Quarterly earnings announcements from Sun, IBM, and Apple this week helped the tech sector, not to mention the rest of the market, lurch slightly ahead this Friday. Also: Apple gets sued for not selling enough computers, and TiVo inks a deal to put digital recorders in Sony's consumer electronics.The major U.S. indexes moved ahead for the close of business on Friday, but closed slightly downward from the end of the previous week's trading. The Dow ones Industrial Average rose 38.30 points Friday to close out the week at 9.204.11, down 140 from last Friday's close at 9,344.16. The Nasdaq composite inched up 18.11 points, closing out the week at 1,671.31, down 32 from last Friday's close of 1,703.40.
Concerns over the nation's ability to withstand a bioterrorism attack continued this week, with investors nervous over the latest news of Anthrax detected in New Jersey postal workers and an employee at CBS News. Also contributing to a trading day analysts said could have been better was the news that U.S. forces are on the ground in Afghanistan.
Running the numbers
Those reactions, however, were muted by the big announcements in the tech business this week. Earnings announcements from major players in the U.S. technology markets were released this week, and even if the results were mixed, investor enthusiasm was not. Virtually every company listed, however, said the Sept. 11 events had a significant impact on quarterly results.
- Apple Computer announced its fiscal 2001 fourth quarter results, posting a net profit of $66 million, or 19 cents per share, a 61 percent drop from 2000's fourth quarter profits of $170 million and 47 cents per share. Revenues were $1.45 billion for the quarter, 22 percent less than fourth quarter 2000. Apple reported a net loss of $25 million on revenues of $5.36 billion for the year. In related news Apple CFO Fred Anderson said his company would likely report a small loss for its budding retail empire, rather than the break-even results it wanted.
- IBM announced its third-quarter earnings, reaping $1.6 billion or 90 cents per share on total revenues of $20.4 billion, beating most analysts' expectations. Earnings were on the decline, however, losing 17 percent from third quarter 2000 when the company reported $2 billion in earnings (1.08 per share) on revenues of $21.78 billion. Consulting and outsourcing services, along with increased hardware sales undoubtedly fueled by Big Blue's $1 billion Linux investment, seem to have contributed nicely to the bottom line.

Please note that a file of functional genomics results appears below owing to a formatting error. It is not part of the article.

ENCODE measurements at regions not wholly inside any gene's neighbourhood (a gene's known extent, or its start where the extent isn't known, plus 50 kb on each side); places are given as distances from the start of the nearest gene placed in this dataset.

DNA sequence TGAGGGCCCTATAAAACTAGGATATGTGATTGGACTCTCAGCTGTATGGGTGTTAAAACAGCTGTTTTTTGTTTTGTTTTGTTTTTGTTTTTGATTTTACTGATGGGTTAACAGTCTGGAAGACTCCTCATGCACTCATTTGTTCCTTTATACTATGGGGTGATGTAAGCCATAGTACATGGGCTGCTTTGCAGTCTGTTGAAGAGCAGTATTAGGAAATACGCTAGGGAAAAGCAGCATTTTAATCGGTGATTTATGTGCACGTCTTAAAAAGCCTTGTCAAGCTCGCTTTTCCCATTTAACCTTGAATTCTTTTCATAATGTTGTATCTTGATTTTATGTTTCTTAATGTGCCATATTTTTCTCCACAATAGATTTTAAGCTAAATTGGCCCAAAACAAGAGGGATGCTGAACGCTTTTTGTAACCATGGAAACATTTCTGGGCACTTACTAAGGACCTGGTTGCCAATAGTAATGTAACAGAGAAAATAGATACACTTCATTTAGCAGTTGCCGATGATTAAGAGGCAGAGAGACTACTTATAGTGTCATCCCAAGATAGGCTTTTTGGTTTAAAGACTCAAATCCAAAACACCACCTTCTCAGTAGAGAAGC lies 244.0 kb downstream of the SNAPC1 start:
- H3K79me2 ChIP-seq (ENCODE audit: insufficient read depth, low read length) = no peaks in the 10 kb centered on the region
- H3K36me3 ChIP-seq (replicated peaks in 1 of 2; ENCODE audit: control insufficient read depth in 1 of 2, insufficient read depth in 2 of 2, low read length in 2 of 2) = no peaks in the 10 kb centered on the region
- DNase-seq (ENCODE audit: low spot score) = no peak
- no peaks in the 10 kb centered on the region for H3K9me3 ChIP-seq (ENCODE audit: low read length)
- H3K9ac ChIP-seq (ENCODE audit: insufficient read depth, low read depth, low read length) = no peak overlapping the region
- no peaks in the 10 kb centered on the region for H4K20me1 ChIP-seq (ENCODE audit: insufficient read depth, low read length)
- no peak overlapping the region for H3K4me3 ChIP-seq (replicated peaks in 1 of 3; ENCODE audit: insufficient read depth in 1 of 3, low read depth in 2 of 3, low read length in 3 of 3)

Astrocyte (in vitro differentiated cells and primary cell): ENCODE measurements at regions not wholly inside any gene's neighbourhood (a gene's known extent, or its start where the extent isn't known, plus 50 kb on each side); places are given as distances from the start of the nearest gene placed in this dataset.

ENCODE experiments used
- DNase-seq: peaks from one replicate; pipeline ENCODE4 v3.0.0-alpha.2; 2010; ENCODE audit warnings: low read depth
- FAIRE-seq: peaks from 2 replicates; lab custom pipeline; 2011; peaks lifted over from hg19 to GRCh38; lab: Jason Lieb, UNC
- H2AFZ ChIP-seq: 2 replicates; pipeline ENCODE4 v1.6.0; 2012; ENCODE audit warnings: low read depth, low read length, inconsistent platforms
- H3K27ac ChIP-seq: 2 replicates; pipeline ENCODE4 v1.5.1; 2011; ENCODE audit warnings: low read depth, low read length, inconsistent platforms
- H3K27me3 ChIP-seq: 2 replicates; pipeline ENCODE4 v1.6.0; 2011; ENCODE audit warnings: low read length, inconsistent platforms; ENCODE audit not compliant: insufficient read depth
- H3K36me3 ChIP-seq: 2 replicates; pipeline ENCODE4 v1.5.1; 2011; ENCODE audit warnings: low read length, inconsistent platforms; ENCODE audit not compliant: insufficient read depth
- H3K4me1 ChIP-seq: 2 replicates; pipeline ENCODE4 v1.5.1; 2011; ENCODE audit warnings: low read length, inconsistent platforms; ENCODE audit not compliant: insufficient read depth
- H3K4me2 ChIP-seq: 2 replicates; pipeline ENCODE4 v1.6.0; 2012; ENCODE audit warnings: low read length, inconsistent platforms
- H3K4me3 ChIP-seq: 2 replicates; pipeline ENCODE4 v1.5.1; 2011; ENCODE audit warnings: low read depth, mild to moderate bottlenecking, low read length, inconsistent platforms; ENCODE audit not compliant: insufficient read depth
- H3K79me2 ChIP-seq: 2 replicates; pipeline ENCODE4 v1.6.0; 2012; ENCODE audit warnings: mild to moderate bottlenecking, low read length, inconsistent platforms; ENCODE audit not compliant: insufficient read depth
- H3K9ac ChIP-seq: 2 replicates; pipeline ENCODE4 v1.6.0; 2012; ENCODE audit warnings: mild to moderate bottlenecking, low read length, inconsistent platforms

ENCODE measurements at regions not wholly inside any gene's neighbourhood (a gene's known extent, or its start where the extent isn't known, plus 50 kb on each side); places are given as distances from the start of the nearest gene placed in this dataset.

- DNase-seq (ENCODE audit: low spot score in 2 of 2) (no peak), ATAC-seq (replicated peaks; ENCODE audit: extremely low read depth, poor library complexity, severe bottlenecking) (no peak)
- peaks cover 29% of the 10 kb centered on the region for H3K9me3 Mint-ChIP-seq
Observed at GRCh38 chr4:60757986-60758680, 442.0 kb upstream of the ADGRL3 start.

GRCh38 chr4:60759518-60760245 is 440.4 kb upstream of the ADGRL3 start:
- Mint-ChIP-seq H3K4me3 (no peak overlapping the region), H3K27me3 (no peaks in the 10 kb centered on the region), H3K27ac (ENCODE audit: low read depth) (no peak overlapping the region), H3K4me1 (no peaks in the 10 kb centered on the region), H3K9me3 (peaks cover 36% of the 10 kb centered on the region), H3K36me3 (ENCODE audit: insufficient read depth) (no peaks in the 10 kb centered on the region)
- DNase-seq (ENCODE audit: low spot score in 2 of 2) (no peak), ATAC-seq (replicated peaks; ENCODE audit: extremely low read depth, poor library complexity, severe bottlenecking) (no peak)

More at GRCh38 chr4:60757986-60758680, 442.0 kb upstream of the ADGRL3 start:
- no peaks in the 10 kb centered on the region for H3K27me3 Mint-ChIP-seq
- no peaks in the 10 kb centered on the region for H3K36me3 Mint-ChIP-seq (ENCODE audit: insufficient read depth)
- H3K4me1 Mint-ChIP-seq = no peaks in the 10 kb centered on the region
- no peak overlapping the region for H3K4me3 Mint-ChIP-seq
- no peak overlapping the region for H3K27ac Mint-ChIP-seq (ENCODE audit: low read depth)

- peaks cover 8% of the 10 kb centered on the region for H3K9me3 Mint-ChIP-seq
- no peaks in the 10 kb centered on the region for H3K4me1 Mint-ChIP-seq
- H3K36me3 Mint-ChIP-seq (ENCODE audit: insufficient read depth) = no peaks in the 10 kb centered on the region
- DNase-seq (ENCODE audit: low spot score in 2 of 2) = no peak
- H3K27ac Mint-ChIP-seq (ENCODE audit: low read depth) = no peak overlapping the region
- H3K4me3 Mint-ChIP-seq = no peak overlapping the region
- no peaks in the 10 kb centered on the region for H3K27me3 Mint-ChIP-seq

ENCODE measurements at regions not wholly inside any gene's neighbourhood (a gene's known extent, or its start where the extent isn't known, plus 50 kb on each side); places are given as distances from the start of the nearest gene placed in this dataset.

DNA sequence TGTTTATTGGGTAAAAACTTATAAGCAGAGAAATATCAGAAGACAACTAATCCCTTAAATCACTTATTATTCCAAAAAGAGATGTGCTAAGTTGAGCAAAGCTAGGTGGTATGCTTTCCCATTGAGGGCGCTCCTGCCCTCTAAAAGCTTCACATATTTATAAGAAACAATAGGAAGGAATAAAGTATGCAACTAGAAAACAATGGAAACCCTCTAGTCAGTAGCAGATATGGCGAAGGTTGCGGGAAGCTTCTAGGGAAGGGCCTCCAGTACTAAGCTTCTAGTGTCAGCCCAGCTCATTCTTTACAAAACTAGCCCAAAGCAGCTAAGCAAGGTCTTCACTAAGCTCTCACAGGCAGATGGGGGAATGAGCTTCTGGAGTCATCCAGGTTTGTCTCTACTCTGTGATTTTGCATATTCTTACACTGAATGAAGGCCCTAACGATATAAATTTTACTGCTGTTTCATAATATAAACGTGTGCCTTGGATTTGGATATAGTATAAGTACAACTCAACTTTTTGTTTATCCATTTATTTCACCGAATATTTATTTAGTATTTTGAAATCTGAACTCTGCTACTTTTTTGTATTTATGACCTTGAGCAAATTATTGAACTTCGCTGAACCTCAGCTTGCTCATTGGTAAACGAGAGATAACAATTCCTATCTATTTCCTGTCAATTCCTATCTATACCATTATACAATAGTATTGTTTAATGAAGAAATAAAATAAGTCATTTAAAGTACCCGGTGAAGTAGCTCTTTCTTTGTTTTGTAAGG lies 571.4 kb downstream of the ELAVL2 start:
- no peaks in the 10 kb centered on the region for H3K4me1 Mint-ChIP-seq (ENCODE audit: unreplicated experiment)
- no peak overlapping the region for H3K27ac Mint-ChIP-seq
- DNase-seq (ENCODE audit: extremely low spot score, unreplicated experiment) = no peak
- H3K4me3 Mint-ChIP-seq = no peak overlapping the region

- Red Hat Inc. filed its 10Q this week, divine the numbers as needed. From the report: "Total revenue decreased 15.7% to $21.1 million in the three months ended August 31, 2001 from $25.1 million in the three months ended August 31, 2000. Revenue from international operations totaled $5.0 million during the three months ended August 31, 2001 as compared to $3.6 million for the three months ended August 31, 2000.
- Sun Microsystems on Thursday posted a $158 million net loss, or 5 cents per share, for its first 2002 fiscal quarter. Revenues were $2.86 billion, down 43 percent from the same period last year.
TiVo signs up Sony
Linux digital video recorder maker TiVo this week licensed its technology to Sony Corp. The agreement will allow Sony to use TiVo's personal video recording technology in a wide array of consumer electronics devices ranging from television sets to the next-generation PlayStation.
Apple gets sued
Legal eagles Millberg Weiss has filed a class action lawsuit against Apple Computer on behalf of an institutional investor. According to the lawsuit, Apple claimed that new computer designs, including the G4 Cube and upgraded iMacs, would result in Apple achieving strong revenue and earnings per share growth in its fourth quarter for 2000. Revenue and earnings actually declined for that period.
A class period for a lawsuit was filed by attorneys at Charles J. Piven, also alleging violations of federal securities laws. Piven's press release doesn't give details about its complaint with Apple, but the stock purchase dates to qualify for class inclusion are similar to Millberg Weiss.
Investor urges H-P, Compaq to abandon merger
New York investment firm Matrix Asset Advisor sent a letter to the boards of Hewlett-Packard and Compaq last week asking them to abandon their planned $19.7 billion merger. The letter apparently echoes the comments made by financial analysts who have said they don't think it offers enough strategic advantages, and that the risks of alienating customers and losing sales are too high. Matrix says it owns 531,675 shares of H-P and 826,846 shares of Compaq. The letter prompted renewed speculation that angry shareholders -- who have yet to vote on the merger -- may try to scuttle the deal.
Survey says: Borland number one in Linux development
Borland Software couldn't help but brag about it. According to a recently concluded Evans Data Corporation development survey, its Borland Kylix rapid application development tool was ranked as the most-used integrated development environment by Linux developers. Borland's spin on the results says that the company is winning over Windows developers who previously considered Linux development tools to be "primitive."
Caldera International did its bit to spread the Kylix gospel this week, rolling out a press release trumpeting Borland's certification of Kylix 1 with Caldera's OpenLinux Workstation 3.1.1. Certification should be beneficial to the Linux product lines of both companies.
Here's how selected Open Source and related stocks closed this week:
|Company Name||Symbol||10/19 Close||10/12 Close|
|Borland Software Int'l||BORL||11.30||10.40|
|VA Linux Systems||LNUX||1.29||1.11|
|Wind River Systems||WIND||14.65||14.56|